Many times, the best questions we get come from athletes and readers. The question below, from Kate, came to us via our Contact form. If you have questions you’d like answers to, send them our way!
“I’ve been following a training program for several months, but there are days when I just don’t feel like doing my workout. I don’t know if my body’s trying to tell me something or if I’m just wimping out.”
– Kate L., Milwaukee, WI
I’m certainly a fan of getting out there and trying to get a workout started, especially since you can often get through a whole workout as long as you can get through the first 10-15 minutes. I would like to add a caveat to the discussion of “wimping out”, however.
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“Wimping out” is sometimes the smartest thing you can do. There are times I wish the athletes I work with would listen more closely to their bodies and call it a day when they’re not responding to their workouts. Here are a few good ways to tell if turning around is the right thing to do.
- Your heart rate or pace doesn’t match your perceived exertion. Though perceived exertion is often dismissed as being “unscientific”, it has been found to be among the most accurate ways to evaluate your effort. You know how you normally feel when you’re riding at a certain pace or intensity. If it takes a superhuman effort to reach your normal cruising level, or to the level necessary for intervals, it’s a sign that something’s not right. Usually, it means you’re fatigued and that you’re better off doing a recovery ride or taking the day off. Sometimes this scenario will even continue for a few days, but generally it won’t last more than a week. Listen to your body and give it the time it needs.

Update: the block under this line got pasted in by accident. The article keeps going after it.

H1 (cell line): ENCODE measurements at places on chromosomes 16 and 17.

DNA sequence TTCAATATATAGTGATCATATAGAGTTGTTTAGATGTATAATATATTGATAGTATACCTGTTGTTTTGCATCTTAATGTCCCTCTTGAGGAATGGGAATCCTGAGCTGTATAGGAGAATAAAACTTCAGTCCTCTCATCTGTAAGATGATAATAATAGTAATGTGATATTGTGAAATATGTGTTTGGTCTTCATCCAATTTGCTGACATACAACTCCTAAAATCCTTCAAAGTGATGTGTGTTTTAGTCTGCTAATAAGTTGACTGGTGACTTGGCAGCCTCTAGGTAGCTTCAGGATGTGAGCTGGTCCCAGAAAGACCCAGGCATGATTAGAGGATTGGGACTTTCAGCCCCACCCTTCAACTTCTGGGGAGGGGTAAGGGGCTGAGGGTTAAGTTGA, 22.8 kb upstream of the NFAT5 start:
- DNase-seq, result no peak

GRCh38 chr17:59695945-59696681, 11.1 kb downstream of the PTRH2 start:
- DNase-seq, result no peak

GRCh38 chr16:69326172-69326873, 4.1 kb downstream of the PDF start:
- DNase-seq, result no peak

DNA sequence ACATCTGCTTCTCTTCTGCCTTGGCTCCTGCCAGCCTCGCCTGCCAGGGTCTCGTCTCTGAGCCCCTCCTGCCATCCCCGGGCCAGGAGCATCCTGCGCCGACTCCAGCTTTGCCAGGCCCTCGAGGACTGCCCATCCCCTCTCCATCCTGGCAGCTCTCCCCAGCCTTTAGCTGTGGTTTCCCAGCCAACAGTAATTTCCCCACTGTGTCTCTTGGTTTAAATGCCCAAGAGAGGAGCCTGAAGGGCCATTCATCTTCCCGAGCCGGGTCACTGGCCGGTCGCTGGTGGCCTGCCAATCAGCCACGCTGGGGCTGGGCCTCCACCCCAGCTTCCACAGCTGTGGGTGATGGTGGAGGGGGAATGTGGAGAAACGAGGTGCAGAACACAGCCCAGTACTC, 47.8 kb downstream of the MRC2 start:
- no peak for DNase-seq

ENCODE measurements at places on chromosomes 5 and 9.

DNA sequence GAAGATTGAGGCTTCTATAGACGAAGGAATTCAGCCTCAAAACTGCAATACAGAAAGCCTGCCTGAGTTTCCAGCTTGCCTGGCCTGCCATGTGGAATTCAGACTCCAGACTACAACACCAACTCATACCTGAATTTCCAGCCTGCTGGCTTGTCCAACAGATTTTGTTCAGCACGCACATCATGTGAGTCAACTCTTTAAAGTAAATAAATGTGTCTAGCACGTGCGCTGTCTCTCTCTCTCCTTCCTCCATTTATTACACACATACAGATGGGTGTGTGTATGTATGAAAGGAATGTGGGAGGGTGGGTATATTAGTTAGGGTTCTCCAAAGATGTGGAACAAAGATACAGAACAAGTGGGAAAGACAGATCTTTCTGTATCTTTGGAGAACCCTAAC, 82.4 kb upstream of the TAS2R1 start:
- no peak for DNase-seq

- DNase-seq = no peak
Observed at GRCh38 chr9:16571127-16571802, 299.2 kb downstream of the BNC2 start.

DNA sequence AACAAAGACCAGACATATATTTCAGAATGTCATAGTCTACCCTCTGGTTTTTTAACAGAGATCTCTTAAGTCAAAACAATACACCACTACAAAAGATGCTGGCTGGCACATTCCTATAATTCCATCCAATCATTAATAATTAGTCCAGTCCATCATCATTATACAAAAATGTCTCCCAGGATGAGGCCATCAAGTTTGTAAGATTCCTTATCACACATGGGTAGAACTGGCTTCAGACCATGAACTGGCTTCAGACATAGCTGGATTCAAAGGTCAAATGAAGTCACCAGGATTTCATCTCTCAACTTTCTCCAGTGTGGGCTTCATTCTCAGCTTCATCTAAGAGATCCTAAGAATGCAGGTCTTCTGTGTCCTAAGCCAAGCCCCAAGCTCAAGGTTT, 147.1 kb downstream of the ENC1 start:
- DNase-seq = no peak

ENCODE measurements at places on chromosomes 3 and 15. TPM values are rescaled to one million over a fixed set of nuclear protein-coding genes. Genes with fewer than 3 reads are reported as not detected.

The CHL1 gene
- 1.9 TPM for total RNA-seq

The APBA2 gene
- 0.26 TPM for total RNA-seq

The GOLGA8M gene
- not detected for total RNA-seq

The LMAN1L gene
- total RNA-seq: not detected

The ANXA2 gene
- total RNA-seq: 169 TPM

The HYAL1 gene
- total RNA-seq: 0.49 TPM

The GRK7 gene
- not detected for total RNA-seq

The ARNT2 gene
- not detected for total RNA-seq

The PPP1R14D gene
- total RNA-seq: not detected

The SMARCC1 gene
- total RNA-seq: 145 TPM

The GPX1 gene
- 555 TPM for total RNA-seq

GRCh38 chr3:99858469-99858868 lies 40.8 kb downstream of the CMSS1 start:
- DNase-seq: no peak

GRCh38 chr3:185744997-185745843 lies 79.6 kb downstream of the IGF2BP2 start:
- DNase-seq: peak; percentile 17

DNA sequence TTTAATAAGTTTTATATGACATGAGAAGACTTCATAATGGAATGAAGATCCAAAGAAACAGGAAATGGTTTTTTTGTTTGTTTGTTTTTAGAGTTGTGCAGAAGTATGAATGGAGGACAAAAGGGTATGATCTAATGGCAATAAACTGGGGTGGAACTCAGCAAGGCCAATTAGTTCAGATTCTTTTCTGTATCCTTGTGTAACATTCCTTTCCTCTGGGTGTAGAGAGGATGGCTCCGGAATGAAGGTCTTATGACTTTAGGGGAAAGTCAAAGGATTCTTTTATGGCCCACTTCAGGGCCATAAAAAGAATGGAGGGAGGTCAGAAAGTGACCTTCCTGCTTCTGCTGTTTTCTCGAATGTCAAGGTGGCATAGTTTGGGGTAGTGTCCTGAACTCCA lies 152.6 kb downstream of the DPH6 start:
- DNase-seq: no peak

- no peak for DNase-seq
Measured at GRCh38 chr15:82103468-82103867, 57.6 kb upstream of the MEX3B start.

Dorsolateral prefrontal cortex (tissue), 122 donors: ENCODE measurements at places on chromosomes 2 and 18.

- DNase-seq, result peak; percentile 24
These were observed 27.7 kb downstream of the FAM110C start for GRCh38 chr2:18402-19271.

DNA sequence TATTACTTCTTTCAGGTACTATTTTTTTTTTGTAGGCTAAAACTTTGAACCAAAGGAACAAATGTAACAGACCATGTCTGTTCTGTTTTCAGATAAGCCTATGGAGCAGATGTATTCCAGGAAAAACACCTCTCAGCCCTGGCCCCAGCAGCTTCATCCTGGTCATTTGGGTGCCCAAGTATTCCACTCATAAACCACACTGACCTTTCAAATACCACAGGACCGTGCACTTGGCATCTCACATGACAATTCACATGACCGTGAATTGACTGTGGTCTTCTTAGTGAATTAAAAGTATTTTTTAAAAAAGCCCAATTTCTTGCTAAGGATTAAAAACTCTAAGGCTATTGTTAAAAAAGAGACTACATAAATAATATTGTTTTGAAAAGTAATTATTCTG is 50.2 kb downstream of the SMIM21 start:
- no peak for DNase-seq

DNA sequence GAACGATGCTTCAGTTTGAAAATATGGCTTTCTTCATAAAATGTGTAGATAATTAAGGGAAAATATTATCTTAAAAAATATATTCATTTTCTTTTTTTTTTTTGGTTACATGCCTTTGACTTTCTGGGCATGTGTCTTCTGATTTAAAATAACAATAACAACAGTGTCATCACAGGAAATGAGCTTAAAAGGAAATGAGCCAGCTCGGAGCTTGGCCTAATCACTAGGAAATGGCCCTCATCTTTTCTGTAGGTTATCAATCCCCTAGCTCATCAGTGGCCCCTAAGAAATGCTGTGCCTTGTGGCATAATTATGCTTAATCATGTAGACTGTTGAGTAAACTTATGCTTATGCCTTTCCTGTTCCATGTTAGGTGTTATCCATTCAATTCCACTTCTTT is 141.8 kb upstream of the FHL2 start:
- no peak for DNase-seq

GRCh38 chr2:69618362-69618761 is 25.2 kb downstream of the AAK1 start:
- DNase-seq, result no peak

- You feel like taking a nap by the side of the road or trail. Most days, you’re raring to go when you head out for a workout, but then there are days when you just can’t seem to get excited about training; you’re yawning and daydreaming instead of focusing on your workout. On days like these, it’s important to get out there and see what happens after about 15 minutes. If you snap out of your funk and get your head in the game, then continue with the workout. If you can’t get your head into it, turn around and go home. I’d rather see you miss that one workout and come back excited the next day instead of absentmindedly going through the motions for several workouts in a row.
Holiday Season Bonus Tip
And since this is the Holiday Season, there’s one other piece of advice (it’s not completely pertinent to the original question, but it’s useful anyway): a shortened workout is better than no workout at all. So, if a holiday party or poor winter weather cuts your available time down to just 30 minutes, take it. It helps you stay in a consistent training routine and ensures that you’re not slipping backwards in your fitness progression. Shortened workouts may not move you forward as much as complete ones do, but they’ll help you keep the fitness you’ve worked so hard to build.
C0-Author, “Training Essentials for Ultrarunning”